Has a financially desperate Argentina sold its soul to China ?

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Experts warn preliminary agreement violates local legislation by including a clause transfer Chinese manpower for infrastructure works

An investment and infrastructure works deal with China that passed the Argentine Senate in the embers of last year overrides local laws, is shrouded in secrecy, fosters lack of transparency, and will have a high economic cost for beleaguered financially desperate Argentina, international relations pundits say, echoing concerns vented by the opposition.

Among the main criticism, the framework agreement establishes that contracts involving Chinese companies and Chinese financing will be awarded directly, without due tender, and also will allow China to bring in its own manpower, a clause that sparked the outrage of Argentina”s building workers union UOCRA.

The Senate vote is the preliminary approval of a deal signed between Peronist President Cristina Fernández de Kirchner and visiting Chinese President Xi Jingping on July 16.

It was passed last Monday by 36 votes against 13 thanks to the majority Fernández de Kirchner”s Peronist-led Victory Front coalition in the Upper House. The bill has thus been cleared for debate in the Lower House, also controlled by the government with the help of allies.

Argentina is holding elections in October in which Fernández de Kirchner cannot seek a third straight term after having been elected in 2007 and reelected in 2011.

The administration is cornered by a deep economic crisis and a flurry of corruption cases. It is a staunch ally of South America”s left-leaning governments such as those of Venezuela and Bolivia, and is confronted by the US.

The agreement with Beijing is part of a wider “economic neo-colonialism” strategy on the part of China — now the leading economic power, although not in per capita terms — that includes challenging the US in its “home” area of influence: Latin America. Beijing has already applied that strategy in Africa through similar agreements that include mammoth public works, the experts say.

Just a few days before Xi Jingping”s visit, Russia”s President Vladimir Putin signed economic agreements with Fernández de Kirchner in Buenos Aires.

“This accord includes all kinds of secret clauses. Chapter 5 establishes that, in contracts involving Chinese companies and Chinese financing, there will be no tender, but direct award,” former Argentine ambassador to France Carlos Pérez Llana told the Herald.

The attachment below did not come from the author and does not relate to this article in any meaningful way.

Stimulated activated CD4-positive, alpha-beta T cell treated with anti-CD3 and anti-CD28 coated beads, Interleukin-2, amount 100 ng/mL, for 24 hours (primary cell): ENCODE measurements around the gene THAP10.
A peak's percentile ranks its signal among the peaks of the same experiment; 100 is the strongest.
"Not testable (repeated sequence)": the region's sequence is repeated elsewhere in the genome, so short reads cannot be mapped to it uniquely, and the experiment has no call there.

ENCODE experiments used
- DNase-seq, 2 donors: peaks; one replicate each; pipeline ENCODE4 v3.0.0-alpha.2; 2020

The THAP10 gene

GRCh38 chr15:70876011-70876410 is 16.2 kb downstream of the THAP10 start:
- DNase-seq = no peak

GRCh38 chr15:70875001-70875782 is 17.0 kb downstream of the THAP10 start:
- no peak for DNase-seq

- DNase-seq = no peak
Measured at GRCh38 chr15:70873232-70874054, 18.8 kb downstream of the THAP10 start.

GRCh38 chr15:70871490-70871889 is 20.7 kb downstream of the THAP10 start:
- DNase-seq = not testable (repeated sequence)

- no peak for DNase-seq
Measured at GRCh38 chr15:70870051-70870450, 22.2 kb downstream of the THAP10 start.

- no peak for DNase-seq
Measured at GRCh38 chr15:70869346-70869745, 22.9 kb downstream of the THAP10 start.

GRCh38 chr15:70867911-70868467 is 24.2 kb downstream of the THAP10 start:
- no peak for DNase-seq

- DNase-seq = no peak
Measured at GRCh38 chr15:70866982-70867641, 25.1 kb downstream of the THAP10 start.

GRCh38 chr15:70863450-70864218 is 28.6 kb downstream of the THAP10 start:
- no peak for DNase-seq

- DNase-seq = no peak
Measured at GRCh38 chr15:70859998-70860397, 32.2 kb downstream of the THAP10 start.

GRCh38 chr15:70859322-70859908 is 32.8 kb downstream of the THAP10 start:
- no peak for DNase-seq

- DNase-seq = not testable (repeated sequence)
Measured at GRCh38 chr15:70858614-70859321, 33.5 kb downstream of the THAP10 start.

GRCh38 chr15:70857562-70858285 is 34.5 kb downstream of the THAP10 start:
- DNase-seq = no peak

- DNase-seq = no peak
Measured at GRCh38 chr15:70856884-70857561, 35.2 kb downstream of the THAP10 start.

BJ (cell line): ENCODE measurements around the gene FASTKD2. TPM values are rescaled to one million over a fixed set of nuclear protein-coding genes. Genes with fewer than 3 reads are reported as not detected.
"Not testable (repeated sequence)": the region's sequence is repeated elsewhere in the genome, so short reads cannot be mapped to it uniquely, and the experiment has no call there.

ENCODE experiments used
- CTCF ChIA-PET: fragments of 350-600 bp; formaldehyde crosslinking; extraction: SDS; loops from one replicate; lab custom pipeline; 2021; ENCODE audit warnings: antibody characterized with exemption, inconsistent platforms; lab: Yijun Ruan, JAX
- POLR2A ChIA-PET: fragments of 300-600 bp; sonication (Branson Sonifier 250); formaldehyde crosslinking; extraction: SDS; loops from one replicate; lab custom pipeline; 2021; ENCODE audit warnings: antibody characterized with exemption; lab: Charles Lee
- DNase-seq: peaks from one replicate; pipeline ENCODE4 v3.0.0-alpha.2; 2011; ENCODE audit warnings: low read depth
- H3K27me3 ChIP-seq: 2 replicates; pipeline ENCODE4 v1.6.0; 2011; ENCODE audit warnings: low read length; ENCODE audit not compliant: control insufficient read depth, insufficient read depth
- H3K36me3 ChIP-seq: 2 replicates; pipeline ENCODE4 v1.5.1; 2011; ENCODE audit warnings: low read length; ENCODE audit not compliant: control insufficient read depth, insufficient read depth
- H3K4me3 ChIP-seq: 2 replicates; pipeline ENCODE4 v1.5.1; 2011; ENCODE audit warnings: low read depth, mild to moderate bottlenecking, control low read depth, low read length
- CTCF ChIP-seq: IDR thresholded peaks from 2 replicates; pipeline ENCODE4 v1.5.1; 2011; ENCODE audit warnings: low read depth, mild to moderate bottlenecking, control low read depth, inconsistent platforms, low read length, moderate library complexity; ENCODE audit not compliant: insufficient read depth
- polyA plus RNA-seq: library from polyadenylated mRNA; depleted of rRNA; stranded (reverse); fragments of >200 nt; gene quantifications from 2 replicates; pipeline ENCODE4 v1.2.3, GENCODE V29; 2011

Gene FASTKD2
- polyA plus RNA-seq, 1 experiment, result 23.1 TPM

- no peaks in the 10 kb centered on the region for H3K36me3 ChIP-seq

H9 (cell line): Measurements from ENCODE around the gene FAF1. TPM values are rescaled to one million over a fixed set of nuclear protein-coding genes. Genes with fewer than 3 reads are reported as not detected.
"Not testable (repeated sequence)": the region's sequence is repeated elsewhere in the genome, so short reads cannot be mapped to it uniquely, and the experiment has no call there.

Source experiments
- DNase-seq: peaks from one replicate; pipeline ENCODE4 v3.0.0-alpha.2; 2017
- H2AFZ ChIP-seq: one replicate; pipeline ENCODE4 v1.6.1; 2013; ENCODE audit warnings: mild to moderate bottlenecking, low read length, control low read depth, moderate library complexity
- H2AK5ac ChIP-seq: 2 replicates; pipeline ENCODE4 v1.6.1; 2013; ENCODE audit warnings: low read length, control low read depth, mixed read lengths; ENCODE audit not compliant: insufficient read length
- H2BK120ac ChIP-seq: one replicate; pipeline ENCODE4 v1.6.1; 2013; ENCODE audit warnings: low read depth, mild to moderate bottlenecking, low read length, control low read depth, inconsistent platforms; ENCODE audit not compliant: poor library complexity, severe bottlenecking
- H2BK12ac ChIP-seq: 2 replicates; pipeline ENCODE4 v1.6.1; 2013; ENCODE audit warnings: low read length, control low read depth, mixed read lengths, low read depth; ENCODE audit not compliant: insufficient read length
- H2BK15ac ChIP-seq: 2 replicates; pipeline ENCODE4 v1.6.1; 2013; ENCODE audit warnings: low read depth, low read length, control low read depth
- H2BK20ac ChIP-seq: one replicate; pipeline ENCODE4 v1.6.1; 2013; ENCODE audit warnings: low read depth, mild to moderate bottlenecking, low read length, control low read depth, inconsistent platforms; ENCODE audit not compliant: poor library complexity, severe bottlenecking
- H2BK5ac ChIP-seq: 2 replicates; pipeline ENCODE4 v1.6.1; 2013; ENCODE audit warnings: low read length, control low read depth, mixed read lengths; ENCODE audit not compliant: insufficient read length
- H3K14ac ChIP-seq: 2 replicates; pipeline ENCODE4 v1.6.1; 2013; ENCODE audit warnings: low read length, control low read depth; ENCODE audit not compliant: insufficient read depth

“Argentina”s legislation on public works demands that a tender must be called regardless of source of finance. This deal fosters lack of transparency and, without a doubt, also higher prices. China is not on the list of international transparency ratings, and neither is Argentina.”

The accord reflects a Chinese strategy that takes advantage of some of Argentina”s weaknesses: foreign exchange restrictions and lack of dollars, added the ambassador of the Radical-Frepaso Alliance that crumbled in 2001 amid the country”s worst-ever meltdown.

“China has a geopolitical strategy linked to its medium- to long-term confrontation with the US. Its symbol in the region is the abhorrent channel the Chinese will build in Nicaragua to connect the Atlantic and Pacific. It is abhorrent because it will ruin Central America”s largest sweet water reservoir,” Pérez Llana said.

Raúl Cuello, a former director general of the DGI tax collection agency, told the Herald: “It is always positive for Argentina to assert its position in the world, particularly when it comes to dealing with countries such as China, the US, Russia or Germany, but the principle of equality before the law must always prevail. Welcome the foreign capital and all those who want to come to trade freely under the laws that protect private property. But this doesn”t seem to be an accord between equals. The conditions under which China comes to Argentina to exploit Argentine resources and to make financial transfers connected to foreign trade, must be done under competitive, open and transparent conditions, and this is not the case.”

The deal arrived to the Senate”s Foreign Relations Committee with no time for legislators to analyze it and vent disagreements, and it is clear that within Argentina”s “sui generis democratic framework”, the number of votes in Congress is imposed by the government.” Cuello said.

It is a usual practice in Argentina”s Congress under any government, to pass a flurry of bills, some of them quite controversial, at the brink of the New Year.

Cuello said: “This kind of conditioned loans — of which there have been past examples such as many granted by the World Bank — are not subjected to the rules of a tender. These are long-term and low-rate credits, but they will be applied to poor quality goods that Argentina will buy at a very high price. This is a negotiation with a country that “generously” loans you billions of dollars so that you buy its goods, at long terms and low rates. Beware of those who come bearing gifts.”

In economic terms, not per capita terms, China is now the world”s leading economic power and, in geo-political terms, and with their single-party régime, they obviously have an enormous leverage, even larger when they face institutionally weak countries such as Argentina, Cuello said. “The relations between China and Chile present a different scenario. While in Chile there is a state, in Argentina there is none.”


Another crucial issue included in the Argentine-Chinese agreement is the possibility that China may bring in its own manpower.

The issue was addressed by four sinologists who participated last Tuesday in the Palabras Más Palabras Menos TV programme on Todo Noticias, a channel belonging to Grupo Clarín media conglomerate. Fernández de Kirchner”s government is seeking to dismantle it on charges of monopoly that threatens to destabilize her. She also accuses the La Nación conservative newspaper of seeking to erode her administration.

Participating in the TV programme were Sergio Cesarín, director of the Centre of Studies on the Pacific Asia and India of the pro-government Universidad de Tres de Febrero; Fernando Vilella, Director of the Agribusiness and Food Programme of the state-run Universidad de Buenos Aires; Mariano Turzi, Coordinator of the private-run Di Tella University”s Asia-Pacific Programme; and Gustavo Girado, who holds a masters” degree in international relations.